I thought of that billboard, and I thought of the Observer’s fast-talking boss, when I learned about how Istanbul prohibited its Pride parade, which rallied more than 100,000 people, for the LGBT community’s own protection, the government claimed. It’s not that Governor of Istanbul disapproves of gay people, it’s just that he can’t ensure their safety if other groups attack the celebration, double-speak that isn’t fooling anyone—especially when the cops attacked marchers with rubber bullets and water cannons. And the capital city of Ankara seized the executive clout granted the country’s technical state of emergency since the 2016 coup (Erdoğan re-ups the power grab every three months because he can) to outright ban to all gay events.
Transgender activist Hande Kader, who marched at the forefront of Istanbul’s police-sieged final Pride parade, was soon after raped, mutilated and murdered. Yet, the 32-year-old TV star Rüzgar Erkoçlar, a child actor who became nationally famous for a sanitary pad commercial, recently transitioned from female to male in the public eye. “Even my grandmother knows who he is,” said a local. Two filmmakers are finishing a documentary on him and hoping it will get past the certification board. For now, the festival programmed foreign LGBT movies like “Good Manners,” a lesbian werewolf musical from Brazil, and the Greek-made transsexual celebration “Obscuro Barroco,” which was selected for the Human Rights section.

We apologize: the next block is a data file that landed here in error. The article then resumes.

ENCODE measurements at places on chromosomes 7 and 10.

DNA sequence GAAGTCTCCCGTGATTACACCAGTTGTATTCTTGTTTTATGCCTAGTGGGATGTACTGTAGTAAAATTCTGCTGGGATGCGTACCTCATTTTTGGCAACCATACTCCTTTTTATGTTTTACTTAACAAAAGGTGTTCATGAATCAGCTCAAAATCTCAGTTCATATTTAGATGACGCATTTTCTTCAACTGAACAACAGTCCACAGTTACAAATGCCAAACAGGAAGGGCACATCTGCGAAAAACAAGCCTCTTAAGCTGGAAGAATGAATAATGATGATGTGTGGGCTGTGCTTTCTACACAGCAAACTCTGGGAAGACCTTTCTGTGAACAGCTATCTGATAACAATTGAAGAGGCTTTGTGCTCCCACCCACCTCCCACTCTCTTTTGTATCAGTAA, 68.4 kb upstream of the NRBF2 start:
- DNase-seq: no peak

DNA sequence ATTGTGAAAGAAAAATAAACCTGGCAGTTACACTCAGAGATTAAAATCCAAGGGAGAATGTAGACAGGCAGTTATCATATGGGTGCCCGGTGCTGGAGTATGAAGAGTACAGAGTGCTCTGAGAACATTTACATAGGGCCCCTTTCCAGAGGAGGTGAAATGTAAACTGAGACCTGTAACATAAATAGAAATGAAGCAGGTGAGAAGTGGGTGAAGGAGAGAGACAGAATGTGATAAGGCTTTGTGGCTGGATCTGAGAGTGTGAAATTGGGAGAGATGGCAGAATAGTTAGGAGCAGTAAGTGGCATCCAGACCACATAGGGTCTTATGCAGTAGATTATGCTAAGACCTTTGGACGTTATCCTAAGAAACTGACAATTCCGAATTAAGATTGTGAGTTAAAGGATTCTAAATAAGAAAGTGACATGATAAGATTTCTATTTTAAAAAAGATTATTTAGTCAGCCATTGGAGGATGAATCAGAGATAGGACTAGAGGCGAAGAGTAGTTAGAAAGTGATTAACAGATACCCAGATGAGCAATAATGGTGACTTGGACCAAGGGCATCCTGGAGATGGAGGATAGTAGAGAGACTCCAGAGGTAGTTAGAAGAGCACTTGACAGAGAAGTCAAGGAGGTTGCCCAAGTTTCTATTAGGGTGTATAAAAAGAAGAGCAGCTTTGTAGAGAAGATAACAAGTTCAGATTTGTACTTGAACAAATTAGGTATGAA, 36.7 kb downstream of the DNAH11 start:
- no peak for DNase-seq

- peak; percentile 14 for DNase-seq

Turkey has taken a large step backwards since it became the first country in the middle east to embrace a Pride parade. It had been the most progressive state in the Middle East, a country literally straddling the east and west. The dividing river runs right through Istanbul, which means you can cross into Asia for lunch. For a long while, it faced toward the European Union. But the EU never accepted Turkey, and lately, the country has turned east. Better to head the Arabic world than be on the lowest rung of the west.
Western visitors have plummeted, especially after ISIS bombed the airport, a nightclub, and tourist sites like Blue Mosque, Freedom Square and Istikal Avenue, a shopping and bar street that leads up to Taksim Square and is the main artery of the film festival. The majority of tourists now come from China, Russia, Saudi Arabia and Iran. (Turkey is one of the only countries where Iranians don’t need a visa.)
And then there’s the Syrians trying to cross Turkey to get to Europe. Over three million have entered the country and they were all over the films, too. Kenan Kavut’s “The Escape” opens with a slow boat ride up the river border between Turkey and Greece, where a group of desperate refugees stand weary, wet and hushed. The only sound is the puff-wheeze of the hand-pumped inflatable raft. Then the cops arrive, the group scatters, and we follow one man across the muddy fields in a run for his life that winds up with him sick and shivering in a Turkish woman’s barn. “The Escape” veers into melodrama—at one point, the man cries a single tear—but its overwhelming despair and the escalating disasters of just trying to survive felt like an update of the Hays Code-era’s “I Am a Fugitive From a Chain Gang.”
“Turtle Shells” was a compact 30-minute documentary packed with implications about human and animal rights. A bomb killed a Syrian woman’s husband, but left their pet turtle Ayshe—”our daughter,” she says—alive. Yet when the refugee makes it through Turkey into Munich, nervously scribbling over the Syrian rebel flag she painted on her shell with black eyebrow pencil, the German government locked up Ayshe in a reptile rescue facility for lacking documentation. Forever. “Even if Assad were to come in with a turtle, it would be taken away,” insists the caretaker. So the woman, who’s now lost every trace of home, visits and cries and cuddles Ayshe on her shoulder, and when “Turtle Shells” was over, a German woman in the audience was so mad at her country’s laws she cursed all the way to the cafe.